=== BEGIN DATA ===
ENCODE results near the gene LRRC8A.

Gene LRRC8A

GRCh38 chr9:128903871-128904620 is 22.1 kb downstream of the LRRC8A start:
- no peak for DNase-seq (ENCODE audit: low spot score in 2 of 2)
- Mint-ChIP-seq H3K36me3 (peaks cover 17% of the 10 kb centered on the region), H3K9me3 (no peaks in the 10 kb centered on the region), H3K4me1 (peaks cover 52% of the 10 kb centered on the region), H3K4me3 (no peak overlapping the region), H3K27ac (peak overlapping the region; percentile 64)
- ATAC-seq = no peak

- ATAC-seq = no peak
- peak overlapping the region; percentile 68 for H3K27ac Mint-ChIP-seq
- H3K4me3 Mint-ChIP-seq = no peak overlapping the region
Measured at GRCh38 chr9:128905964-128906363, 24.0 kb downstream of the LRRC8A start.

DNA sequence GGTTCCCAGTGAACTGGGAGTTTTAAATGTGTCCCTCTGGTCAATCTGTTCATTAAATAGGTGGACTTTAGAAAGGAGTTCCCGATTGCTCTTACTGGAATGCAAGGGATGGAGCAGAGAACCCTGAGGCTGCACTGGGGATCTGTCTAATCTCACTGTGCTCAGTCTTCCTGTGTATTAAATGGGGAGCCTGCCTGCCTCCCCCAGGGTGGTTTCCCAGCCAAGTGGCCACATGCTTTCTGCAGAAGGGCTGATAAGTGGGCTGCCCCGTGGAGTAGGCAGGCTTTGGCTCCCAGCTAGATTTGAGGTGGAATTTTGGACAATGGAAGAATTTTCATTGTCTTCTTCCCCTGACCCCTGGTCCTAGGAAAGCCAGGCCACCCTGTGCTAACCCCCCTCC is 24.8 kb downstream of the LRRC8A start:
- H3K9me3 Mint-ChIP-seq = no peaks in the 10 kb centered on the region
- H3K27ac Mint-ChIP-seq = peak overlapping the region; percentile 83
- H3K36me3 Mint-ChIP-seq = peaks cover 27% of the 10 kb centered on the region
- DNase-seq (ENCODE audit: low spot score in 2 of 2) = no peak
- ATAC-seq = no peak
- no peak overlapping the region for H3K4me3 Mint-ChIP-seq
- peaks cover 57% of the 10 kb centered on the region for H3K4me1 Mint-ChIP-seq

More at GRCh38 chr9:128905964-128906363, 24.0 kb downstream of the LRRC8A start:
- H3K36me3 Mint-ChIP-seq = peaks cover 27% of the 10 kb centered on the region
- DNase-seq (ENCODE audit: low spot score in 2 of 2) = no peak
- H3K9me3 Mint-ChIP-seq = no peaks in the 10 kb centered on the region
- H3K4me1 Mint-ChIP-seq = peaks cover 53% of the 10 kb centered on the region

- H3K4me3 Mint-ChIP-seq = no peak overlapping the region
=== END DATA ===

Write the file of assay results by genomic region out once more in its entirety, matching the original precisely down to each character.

ENCODE results near the gene LRRC8A.

Gene LRRC8A

GRCh38 chr9:128903871-128904620 is 22.1 kb downstream of the LRRC8A start:
- no peak for DNase-seq (ENCODE audit: low spot score in 2 of 2)
- Mint-ChIP-seq H3K36me3 (peaks cover 17% of the 10 kb centered on the region), H3K9me3 (no peaks in the 10 kb centered on the region), H3K4me1 (peaks cover 52% of the 10 kb centered on the region), H3K4me3 (no peak overlapping the region), H3K27ac (peak overlapping the region; percentile 64)
- ATAC-seq = no peak

- ATAC-seq = no peak
- peak overlapping the region; percentile 68 for H3K27ac Mint-ChIP-seq
- H3K4me3 Mint-ChIP-seq = no peak overlapping the region
Measured at GRCh38 chr9:128905964-128906363, 24.0 kb downstream of the LRRC8A start.

DNA sequence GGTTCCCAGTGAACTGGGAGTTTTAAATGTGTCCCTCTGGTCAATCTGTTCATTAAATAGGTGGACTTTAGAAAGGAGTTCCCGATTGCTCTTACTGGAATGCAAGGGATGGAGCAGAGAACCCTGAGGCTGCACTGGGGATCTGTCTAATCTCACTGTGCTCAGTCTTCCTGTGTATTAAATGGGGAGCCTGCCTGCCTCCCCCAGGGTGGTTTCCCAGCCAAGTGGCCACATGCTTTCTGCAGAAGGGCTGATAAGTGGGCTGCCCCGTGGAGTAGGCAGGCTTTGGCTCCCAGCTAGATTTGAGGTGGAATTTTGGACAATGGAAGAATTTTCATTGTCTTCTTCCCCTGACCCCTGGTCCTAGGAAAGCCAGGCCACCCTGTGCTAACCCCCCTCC is 24.8 kb downstream of the LRRC8A start:
- H3K9me3 Mint-ChIP-seq = no peaks in the 10 kb centered on the region
- H3K27ac Mint-ChIP-seq = peak overlapping the region; percentile 83
- H3K36me3 Mint-ChIP-seq = peaks cover 27% of the 10 kb centered on the region
- DNase-seq (ENCODE audit: low spot score in 2 of 2) = no peak
- ATAC-seq = no peak
- no peak overlapping the region for H3K4me3 Mint-ChIP-seq
- peaks cover 57% of the 10 kb centered on the region for H3K4me1 Mint-ChIP-seq

More at GRCh38 chr9:128905964-128906363, 24.0 kb downstream of the LRRC8A start:
- H3K36me3 Mint-ChIP-seq = peaks cover 27% of the 10 kb centered on the region
- DNase-seq (ENCODE audit: low spot score in 2 of 2) = no peak
- H3K9me3 Mint-ChIP-seq = no peaks in the 10 kb centered on the region
- H3K4me1 Mint-ChIP-seq = peaks cover 53% of the 10 kb centered on the region

- H3K4me3 Mint-ChIP-seq = no peak overlapping the region